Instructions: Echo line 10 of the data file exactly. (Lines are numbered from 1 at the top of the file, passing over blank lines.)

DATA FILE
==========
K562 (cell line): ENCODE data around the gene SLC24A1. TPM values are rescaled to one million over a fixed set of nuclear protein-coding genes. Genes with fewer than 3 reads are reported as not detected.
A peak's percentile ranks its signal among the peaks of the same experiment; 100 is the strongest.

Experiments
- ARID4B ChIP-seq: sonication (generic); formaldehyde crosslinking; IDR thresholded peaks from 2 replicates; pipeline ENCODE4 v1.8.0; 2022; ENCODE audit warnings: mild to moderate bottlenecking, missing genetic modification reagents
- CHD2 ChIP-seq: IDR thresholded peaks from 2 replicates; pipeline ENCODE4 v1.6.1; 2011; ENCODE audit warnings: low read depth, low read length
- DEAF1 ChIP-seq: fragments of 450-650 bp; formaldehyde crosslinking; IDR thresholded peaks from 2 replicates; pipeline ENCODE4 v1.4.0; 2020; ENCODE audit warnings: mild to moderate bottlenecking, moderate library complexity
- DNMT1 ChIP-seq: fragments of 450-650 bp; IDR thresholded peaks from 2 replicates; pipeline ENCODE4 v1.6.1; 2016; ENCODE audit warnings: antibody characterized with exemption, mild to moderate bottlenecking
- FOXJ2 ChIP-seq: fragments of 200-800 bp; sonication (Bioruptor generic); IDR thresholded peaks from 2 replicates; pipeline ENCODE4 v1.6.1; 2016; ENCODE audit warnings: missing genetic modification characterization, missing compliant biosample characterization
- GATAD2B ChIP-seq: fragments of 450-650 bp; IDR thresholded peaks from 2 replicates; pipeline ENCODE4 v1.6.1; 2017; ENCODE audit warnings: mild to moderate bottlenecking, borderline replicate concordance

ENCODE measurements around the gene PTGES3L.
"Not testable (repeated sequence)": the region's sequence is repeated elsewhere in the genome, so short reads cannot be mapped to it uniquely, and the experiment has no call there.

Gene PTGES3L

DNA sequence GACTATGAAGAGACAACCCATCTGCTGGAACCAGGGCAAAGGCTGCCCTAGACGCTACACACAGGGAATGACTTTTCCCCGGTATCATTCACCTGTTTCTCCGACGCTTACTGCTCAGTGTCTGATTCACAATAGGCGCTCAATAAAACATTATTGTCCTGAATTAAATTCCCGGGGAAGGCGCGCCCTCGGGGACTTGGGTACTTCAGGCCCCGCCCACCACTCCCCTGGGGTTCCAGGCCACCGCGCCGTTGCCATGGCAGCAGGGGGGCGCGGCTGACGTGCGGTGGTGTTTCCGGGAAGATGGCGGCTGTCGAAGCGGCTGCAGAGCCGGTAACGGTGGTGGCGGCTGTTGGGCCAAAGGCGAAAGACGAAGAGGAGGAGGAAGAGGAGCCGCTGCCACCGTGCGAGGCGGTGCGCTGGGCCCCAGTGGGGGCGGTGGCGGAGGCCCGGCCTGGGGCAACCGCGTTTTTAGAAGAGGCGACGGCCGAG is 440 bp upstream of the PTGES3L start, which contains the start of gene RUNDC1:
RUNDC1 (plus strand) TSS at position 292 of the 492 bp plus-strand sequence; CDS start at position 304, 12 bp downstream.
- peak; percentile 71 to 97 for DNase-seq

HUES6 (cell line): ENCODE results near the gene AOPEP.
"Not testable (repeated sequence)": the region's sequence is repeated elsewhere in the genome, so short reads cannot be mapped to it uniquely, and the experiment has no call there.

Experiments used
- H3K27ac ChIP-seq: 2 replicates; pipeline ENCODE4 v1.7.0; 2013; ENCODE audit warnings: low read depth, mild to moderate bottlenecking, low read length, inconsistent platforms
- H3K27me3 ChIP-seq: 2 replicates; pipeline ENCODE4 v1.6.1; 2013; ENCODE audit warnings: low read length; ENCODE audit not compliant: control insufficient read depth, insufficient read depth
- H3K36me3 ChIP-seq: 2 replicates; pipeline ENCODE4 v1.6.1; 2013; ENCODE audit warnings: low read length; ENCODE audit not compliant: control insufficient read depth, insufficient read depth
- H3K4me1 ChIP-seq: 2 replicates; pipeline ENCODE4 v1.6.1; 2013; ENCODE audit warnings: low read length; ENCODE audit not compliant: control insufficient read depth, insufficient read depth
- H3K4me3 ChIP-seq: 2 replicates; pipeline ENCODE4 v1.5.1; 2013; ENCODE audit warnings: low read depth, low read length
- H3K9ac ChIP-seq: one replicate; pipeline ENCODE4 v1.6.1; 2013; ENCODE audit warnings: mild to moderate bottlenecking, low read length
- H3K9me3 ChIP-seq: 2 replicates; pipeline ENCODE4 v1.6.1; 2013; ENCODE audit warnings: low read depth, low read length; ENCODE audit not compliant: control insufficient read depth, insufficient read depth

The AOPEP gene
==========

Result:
ENCODE measurements around the gene PTGES3L.